4. When someone died, that person’s heirs inherited their property with an income tax basis equal to fair market value at the time of that person’s death. (The result is that the heirs can generally sell the inherited property without income tax consequences.)

5. During life a person could gift up to $3.5 million to grandchildren (or other individuals two or more generations below their own) without incurring GST tax. To the extent not used during life, that $3.5 million GST tax exemption was available for use at death.

Generation-skipping transfers that exceed the GST exemption were subject to GST tax at a 45% rate.

The following example illustrates how the rules applicable before 2010 worked:

Example 1

Assume a father made gifts to his son in 2009 that totaled $1,013,001. $13,000 of that gift used his annual exclusion for his son. $1 million used up his lifetime exemption against gift tax. The last $1 was subject to gift tax at a 45% rate.

Now assume that the father died in 2009 with a $7 million estate which will be distributed to a trust for his son, and that the father’s property had a zero basis. Because the father had already used $1 million (forget about the $1 for purposes of this example!) of his $3.5 million estate tax exemption, he had $2.5 million remaining to be used at his death. Therefore, of the father’s $7 million estate, $2.5 million escaped estate tax – and a tax of 45% was imposed on the balance; the estate tax due was $2,025,000.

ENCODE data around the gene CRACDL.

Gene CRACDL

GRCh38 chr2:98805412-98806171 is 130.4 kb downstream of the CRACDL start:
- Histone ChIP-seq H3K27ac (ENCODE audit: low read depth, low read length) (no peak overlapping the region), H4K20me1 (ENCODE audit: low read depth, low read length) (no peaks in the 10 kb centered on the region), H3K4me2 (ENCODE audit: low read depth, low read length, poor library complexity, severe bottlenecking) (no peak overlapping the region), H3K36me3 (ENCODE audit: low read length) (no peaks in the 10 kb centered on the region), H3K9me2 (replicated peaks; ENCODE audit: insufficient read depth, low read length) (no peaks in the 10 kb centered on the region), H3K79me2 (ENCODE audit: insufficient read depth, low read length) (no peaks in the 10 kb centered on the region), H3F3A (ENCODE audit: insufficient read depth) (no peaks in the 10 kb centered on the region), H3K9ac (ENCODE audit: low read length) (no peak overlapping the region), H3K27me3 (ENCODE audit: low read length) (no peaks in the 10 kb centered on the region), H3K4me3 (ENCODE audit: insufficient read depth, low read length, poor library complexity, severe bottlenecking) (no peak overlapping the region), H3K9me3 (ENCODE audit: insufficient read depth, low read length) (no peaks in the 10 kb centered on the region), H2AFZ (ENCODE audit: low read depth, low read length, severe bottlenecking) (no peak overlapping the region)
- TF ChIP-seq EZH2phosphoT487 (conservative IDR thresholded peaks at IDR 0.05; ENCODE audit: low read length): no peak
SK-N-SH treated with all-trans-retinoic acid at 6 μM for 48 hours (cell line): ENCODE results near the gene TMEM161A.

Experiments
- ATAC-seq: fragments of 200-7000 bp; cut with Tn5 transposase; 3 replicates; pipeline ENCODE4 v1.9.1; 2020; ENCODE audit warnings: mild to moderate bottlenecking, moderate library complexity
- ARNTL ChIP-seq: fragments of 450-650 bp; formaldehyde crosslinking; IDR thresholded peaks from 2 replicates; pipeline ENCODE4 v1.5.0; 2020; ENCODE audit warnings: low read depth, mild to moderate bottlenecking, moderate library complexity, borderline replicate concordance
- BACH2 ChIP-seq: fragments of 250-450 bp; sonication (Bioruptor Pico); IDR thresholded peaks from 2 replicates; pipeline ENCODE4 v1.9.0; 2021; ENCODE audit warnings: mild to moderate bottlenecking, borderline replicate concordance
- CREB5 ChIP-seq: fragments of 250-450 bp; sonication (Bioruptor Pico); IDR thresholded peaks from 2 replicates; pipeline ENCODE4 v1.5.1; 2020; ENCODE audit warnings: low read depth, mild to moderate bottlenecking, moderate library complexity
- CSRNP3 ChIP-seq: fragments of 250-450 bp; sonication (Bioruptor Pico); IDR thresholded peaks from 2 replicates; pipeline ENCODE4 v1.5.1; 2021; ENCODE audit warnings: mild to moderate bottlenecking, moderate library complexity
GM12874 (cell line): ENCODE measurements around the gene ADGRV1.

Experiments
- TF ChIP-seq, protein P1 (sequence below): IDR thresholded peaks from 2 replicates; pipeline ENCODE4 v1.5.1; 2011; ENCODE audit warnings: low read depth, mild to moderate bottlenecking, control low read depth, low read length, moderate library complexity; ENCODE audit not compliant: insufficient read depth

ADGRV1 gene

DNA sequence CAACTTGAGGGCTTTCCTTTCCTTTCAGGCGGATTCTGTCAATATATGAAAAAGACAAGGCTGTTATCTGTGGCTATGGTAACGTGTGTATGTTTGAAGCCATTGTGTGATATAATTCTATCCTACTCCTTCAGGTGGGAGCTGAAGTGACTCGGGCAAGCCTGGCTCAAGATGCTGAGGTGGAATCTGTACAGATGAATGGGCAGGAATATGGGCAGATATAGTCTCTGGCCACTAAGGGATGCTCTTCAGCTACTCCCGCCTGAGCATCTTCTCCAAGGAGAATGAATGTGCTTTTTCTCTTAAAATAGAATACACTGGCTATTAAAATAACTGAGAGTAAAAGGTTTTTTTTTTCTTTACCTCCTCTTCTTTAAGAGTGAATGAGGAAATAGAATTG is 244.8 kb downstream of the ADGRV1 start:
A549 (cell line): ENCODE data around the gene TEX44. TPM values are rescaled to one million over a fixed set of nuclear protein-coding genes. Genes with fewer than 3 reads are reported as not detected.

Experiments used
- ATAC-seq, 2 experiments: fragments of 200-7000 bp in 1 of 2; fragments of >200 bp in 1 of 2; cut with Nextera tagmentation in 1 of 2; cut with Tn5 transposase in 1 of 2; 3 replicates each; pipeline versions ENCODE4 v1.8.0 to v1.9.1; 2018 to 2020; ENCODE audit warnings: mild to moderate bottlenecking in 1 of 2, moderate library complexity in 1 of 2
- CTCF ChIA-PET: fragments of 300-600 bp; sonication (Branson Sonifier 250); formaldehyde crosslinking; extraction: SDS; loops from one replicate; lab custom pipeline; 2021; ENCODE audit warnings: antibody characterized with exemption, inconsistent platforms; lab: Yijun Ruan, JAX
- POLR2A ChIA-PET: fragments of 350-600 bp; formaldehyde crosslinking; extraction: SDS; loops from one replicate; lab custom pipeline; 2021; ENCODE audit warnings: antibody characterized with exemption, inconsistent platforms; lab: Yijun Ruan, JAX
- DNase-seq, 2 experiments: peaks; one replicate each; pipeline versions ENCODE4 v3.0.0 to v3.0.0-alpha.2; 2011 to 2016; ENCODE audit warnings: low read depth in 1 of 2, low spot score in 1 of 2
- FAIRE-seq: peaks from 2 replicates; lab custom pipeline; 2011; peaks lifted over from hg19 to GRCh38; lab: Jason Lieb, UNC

Son’s trust received the $7 million property with a $7 million basis. If the trust sold that property for $7 million, there is no gain and no income tax due.

Father made no gifts to grandchildren during his lifetime, so he had $3.5 million of GST exemption to allocate to the trust for his son. That allocation will help avoid tax when the son dies and the assets in the son’s trust pass to son’s children (father’s grandchildren).

Law Applicable During 2010

The rules that apply during 2010 are:

1. There is no estate tax.

2. The gift tax rate drops to 35%. The gift tax exemptions remain unchanged. Therefore, gifts that exceed the amount of the annual gift tax exclusion ($13,000) are taxed at a 35% rate once those gifts exceed the individual’s $ 1 million lifetime gift tax exemption.

3. When someone dies, the basis step-up at death is eliminated – except for the first $1.3 million that passes to someone other than a decedent’s spouse and the first $3 million that passes to a decedent’s spouse.

4. There is no GST tax.

The following example illustrates how the rules applicable during 2010 work:

Example 2